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© RIA Novosti. Anton Denisov

Bargain airlines targeting Russian market

by Kristen Blyth at 02/11/2012 12:07

Budget airlines are fighting for Russian airspace, and consumers stand to reap the benefits from increased competition.
Travelers who’ve flown from Moscow to anywhere know that – typically – the trip doesn’t come cheap. Demand for less expensive tickets, however, may soon force some changes on the Russian market.

EasyJet, a British low-cost carrier, announced in late October that it will start providing direct flights between London’s Gatwick and Moscow’s Domodedovo airports. Beginning spring 2013, the airline will operate 14 return flights per week between the capitals, and will start prices at £125 (6,300 RUB) round-trip.

EasyJet’s expansion follows its triumph in a competition with Virgin Airlines, held by the British Civil Aviation Authority, for operational rights in Russia. A bilateral agreement limits access between the countries to just two British and two Russian carriers. Previously, the UK slots were occupied by British Airways and British Midland International (BMI), but a spot opened up after British Airways’ parent company, IAG, took over BMI in April this year.

“We expect to fly over 230,000 passengers in the first year of operations. When easyJet enters a new market we open it up – bringing in competition and lower fares and enabling more people to travel on the route,” Celine Prenez, spokesperson for easyJet, told the Moscow News.

Aeroflot and Transaero hold operational rights on the Russian side.

Unfriendly territory

Though easyJet’s expansion marks a victory for low-cost carriers in Russia, the country remains an inhospitable market toward growth by foreign and budget airlines. The Russian Air Code forbids foreign carriers from operating domestically, and there has been zero low-cost domestic air traffic since Russia’s Avianova and Sky Express collapsed last year.

The Russian government has also openly declared opposition to foreign development: Deputy Prime Minister Dmitry Rogozin told journalists that “our main objective is to push foreign aviation out of the domestic market” in August.

Citing concern over high domestic ticket prices, the Federal Anti-Monopoly Service announced mid-October that it is considering granting foreign budget operators access to domestic airspace: a not-so-subtle hint to Russia’s current airline giants.

Ten days later, Aeroflot’s General Director, Vitaly Savelyev, met with President Putin to discuss the development of a national budget carrier. “The planes we buy are not cheap, and Aeroflot therefore cannot be a cheap airline,” said Savelyev, according to a transcript of the conversation on the Kremlin website. “The big issue now, as your instruction – which we are acting on – made clear, is to establish a national low-cost airline.” Savelyev said the new budget option could be launched in less than one year.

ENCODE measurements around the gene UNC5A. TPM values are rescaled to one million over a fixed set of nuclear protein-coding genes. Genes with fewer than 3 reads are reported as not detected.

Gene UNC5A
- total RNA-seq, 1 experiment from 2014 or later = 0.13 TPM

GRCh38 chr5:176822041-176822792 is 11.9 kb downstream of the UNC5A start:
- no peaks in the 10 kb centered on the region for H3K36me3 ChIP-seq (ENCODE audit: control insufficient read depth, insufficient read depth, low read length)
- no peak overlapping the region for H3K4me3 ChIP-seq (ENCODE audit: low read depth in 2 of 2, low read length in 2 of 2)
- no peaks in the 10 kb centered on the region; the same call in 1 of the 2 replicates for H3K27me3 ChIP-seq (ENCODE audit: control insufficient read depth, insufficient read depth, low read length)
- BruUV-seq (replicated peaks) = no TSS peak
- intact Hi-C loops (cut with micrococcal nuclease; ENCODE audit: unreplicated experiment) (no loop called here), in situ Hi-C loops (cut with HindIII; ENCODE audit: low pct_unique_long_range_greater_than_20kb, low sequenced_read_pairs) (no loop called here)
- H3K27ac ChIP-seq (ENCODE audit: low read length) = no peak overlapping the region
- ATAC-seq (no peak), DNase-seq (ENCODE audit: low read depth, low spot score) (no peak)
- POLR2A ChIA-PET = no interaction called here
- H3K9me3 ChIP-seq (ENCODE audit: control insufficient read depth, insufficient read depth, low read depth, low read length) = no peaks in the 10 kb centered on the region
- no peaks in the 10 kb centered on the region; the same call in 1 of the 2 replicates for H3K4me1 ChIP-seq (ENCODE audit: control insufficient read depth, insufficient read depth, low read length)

Budgetflot?


Loosening Aeroflot’s iron-clad grip on the domestic sector, however, comes with a number of strings attached. Savalyev stated that Russian Air Code and federal aviation laws must be changed so the airline could sell non-refundable tickets, and charge passengers for baggage and in-flight meals.

“The low-cost airline should also have its own airport. There are several airports around Moscow that could serve as a center for low-cost airlines,” Savalyev noted.

Savelyev didn’t name the airports he has in mind, but small regional hubs – such as Myachkovo, a small-aircraft port 31 km to the southeast, or Ramenskoye, an aircraft testing and cargo transport facility 40 km away – are possible choices.

The downside of cheap flights

The use of a less-accessible regional airport for Aeroflot’s budget option, while a commonality for low-cost companies, might still leave customers dissatisfied. European discount airlines are notorious for using misleadingly-named secondary airports hours away from the cities they claim to service. Paris-Vatry Disney Airport, for example, is located 147 km from central Paris, while Munich West is actually 110 km from Munich.

The extreme “no-frills” attitude of low-cost airlines is a turn-off to customers. “I’ll definitely pay extra for an airport that’s not a shed in a field a hundred miles away from the city,” Alexey Kovalev, a frequent flyer between London and Moscow, told The Moscow News. “I’ve flown on easyJet and Ryanair on a number of occasions, but that’s an option I’d rather avoid. Cramped planes, overworked staff, airports in the middle of nowhere, extra charges for this and that – the list goes on and on.”

On a tight budget, low-cost flights come in handy, but the bottom line depends on convenience. Whether Russian or foreign, budget or premium, airlines compete ultimately for consumer satisfaction – a prize that is not always won by £125 tickets.

Read other articles of the print issue "The Moscow News #72"
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